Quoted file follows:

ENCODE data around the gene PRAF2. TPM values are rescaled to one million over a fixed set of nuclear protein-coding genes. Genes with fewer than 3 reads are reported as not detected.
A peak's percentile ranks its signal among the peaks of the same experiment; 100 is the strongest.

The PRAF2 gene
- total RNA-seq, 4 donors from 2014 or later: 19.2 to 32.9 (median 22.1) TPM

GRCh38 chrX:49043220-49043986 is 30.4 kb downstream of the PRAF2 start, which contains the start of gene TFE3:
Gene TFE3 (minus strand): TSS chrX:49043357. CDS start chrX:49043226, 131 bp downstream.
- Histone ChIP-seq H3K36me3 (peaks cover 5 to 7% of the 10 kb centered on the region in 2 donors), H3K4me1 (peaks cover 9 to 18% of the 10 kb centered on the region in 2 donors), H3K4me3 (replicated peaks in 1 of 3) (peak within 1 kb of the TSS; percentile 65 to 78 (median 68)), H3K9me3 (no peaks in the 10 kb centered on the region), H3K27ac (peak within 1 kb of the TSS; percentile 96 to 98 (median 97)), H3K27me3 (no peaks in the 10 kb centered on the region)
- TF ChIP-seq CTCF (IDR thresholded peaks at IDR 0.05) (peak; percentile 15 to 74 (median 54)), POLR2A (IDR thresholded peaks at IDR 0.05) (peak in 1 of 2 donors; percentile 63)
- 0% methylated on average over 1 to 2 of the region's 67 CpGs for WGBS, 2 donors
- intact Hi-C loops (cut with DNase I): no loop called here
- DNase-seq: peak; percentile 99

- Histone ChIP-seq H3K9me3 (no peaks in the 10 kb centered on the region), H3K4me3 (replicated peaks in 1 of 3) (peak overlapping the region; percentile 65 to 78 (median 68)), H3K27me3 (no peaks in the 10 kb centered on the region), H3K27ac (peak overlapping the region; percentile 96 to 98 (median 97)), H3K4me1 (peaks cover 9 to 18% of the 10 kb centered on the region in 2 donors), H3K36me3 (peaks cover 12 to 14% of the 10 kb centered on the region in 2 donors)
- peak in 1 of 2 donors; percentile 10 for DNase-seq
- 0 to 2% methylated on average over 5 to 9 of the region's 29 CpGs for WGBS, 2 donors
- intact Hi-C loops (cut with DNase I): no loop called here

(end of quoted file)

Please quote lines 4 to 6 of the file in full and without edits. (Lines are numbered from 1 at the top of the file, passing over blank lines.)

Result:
- total RNA-seq, 4 donors from 2014 or later: 19.2 to 32.9 (median 22.1) TPM

GRCh38 chrX:49043220-49043986 is 30.4 kb downstream of the PRAF2 start, which contains the start of gene TFE3:
Gene TFE3 (minus strand): TSS chrX:49043357. CDS start chrX:49043226, 131 bp downstream.